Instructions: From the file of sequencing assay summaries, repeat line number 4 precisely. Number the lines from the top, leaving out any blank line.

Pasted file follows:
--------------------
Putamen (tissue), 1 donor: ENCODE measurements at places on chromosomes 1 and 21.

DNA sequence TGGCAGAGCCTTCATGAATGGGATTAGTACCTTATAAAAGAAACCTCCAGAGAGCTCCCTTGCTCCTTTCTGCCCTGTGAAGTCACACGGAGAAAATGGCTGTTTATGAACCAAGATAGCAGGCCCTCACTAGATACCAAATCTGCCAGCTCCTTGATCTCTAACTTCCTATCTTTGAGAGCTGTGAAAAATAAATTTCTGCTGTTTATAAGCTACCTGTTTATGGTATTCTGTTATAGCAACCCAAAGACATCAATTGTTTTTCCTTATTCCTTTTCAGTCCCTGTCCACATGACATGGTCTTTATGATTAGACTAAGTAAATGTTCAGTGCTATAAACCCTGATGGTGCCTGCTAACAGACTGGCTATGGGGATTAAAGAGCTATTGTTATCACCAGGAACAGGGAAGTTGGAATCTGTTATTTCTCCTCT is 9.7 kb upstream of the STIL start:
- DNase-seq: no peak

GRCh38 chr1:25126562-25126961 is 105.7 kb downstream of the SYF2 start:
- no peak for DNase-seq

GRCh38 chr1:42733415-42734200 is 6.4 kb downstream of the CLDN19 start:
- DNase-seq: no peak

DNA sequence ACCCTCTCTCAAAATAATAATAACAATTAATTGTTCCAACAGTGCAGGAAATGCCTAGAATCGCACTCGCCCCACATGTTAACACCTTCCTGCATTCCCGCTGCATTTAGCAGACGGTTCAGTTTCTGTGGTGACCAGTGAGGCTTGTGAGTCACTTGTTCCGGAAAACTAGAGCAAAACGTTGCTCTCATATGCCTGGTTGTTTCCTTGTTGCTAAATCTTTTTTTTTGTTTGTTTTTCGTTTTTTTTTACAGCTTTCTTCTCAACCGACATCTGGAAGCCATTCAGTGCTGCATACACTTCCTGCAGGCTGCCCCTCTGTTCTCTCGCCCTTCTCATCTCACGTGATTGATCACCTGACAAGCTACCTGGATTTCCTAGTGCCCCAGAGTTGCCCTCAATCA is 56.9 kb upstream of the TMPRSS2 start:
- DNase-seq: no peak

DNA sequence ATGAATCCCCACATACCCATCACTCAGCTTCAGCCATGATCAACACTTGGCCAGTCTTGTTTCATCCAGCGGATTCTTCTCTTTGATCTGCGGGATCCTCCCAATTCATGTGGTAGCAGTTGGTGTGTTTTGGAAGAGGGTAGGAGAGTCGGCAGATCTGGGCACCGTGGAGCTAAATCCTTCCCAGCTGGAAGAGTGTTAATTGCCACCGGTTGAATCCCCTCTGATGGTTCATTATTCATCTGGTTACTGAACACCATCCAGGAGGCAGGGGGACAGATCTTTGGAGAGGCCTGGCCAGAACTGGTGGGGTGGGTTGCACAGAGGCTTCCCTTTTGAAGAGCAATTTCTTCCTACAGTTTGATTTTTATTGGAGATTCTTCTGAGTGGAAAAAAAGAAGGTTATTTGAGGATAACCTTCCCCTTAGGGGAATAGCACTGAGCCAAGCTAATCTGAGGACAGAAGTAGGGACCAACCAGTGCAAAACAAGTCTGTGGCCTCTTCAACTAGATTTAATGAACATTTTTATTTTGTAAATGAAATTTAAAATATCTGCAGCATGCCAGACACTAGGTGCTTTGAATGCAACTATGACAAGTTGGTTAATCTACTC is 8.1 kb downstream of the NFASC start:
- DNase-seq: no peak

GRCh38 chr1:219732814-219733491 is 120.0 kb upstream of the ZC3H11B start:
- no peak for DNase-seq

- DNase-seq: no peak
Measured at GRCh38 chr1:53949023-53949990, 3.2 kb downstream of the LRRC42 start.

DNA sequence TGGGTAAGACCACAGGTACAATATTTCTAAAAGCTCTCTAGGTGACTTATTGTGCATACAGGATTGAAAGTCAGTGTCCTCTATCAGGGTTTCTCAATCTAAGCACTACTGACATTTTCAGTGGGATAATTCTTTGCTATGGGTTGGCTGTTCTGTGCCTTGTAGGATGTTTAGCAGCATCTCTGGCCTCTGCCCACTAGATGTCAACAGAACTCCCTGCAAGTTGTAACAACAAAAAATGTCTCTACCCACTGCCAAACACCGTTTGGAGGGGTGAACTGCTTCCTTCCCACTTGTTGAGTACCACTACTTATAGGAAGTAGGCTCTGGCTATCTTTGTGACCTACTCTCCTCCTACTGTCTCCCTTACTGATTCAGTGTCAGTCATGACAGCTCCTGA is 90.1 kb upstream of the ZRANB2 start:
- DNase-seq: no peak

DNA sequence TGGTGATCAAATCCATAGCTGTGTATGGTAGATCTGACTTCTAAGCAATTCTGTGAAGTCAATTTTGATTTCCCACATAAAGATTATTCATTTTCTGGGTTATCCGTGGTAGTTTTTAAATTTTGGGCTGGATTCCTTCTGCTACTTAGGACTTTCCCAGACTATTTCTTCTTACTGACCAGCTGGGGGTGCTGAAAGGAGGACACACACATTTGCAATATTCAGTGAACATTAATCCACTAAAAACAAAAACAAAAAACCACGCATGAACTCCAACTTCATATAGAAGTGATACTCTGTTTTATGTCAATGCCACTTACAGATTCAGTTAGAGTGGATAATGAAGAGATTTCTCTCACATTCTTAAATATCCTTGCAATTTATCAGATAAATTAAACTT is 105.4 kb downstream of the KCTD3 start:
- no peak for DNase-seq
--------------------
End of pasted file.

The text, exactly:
GRCh38 chr1:25126562-25126961 is 105.7 kb downstream of the SYF2 start: